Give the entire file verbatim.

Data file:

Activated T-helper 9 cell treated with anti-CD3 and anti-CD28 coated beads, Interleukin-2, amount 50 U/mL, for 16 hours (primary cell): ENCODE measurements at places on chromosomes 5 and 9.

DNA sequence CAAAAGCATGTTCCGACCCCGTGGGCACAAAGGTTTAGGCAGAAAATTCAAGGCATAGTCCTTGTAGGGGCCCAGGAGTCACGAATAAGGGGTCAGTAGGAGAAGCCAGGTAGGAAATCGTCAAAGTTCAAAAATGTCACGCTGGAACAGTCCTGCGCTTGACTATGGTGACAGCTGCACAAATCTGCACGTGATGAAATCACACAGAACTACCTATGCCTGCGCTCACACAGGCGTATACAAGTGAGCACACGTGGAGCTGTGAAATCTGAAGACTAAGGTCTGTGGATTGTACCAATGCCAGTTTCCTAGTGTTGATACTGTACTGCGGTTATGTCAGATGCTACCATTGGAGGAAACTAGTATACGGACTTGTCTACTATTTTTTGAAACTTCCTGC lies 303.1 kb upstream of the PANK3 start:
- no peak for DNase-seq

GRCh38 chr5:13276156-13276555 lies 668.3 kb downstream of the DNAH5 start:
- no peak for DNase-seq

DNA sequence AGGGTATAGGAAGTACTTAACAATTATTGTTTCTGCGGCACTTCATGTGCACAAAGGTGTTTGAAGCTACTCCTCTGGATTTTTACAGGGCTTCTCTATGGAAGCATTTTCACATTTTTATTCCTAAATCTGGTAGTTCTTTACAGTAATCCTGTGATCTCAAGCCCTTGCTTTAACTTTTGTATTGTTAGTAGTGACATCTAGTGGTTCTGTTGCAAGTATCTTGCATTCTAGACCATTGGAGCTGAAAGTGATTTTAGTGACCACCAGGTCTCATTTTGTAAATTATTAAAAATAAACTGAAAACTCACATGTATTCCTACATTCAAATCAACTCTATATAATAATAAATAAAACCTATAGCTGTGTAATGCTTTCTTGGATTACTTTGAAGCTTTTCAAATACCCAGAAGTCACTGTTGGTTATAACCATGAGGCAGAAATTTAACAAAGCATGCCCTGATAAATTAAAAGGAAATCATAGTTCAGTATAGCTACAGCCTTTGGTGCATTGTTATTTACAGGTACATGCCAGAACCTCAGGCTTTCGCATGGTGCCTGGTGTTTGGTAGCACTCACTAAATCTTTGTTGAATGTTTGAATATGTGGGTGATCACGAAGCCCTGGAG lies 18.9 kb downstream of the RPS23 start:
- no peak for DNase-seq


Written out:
Activated T-helper 9 cell treated with anti-CD3 and anti-CD28 coated beads, Interleukin-2, amount 50 U/mL, for 16 hours (primary cell): ENCODE measurements at places on chromosomes 5 and 9.

DNA sequence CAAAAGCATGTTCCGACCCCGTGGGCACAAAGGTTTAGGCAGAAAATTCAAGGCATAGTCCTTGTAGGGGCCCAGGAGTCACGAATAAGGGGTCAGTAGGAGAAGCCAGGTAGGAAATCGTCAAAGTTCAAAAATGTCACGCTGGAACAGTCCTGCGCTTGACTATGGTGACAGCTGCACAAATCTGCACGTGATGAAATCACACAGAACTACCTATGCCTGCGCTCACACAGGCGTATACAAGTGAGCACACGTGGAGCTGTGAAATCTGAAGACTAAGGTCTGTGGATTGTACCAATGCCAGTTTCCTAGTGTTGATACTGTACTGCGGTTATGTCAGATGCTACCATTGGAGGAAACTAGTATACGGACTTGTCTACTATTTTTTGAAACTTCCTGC lies 303.1 kb upstream of the PANK3 start:
- no peak for DNase-seq

GRCh38 chr5:13276156-13276555 lies 668.3 kb downstream of the DNAH5 start:
- no peak for DNase-seq

DNA sequence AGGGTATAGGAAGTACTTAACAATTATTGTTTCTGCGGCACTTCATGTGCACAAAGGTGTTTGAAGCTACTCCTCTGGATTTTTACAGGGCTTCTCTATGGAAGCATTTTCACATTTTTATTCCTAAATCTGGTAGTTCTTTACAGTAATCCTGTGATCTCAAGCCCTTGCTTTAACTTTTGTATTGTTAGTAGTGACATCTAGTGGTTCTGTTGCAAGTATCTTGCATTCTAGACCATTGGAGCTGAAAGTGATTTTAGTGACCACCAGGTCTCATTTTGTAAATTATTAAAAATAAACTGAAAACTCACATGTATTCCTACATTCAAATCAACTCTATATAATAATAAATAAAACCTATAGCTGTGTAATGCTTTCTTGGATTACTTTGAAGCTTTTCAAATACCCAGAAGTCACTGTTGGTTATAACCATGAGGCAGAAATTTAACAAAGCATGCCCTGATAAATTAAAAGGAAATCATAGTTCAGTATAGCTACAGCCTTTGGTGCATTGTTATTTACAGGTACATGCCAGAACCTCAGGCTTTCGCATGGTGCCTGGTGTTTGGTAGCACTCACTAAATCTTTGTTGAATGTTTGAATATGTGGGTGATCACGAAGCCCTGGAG lies 18.9 kb downstream of the RPS23 start:
- no peak for DNase-seq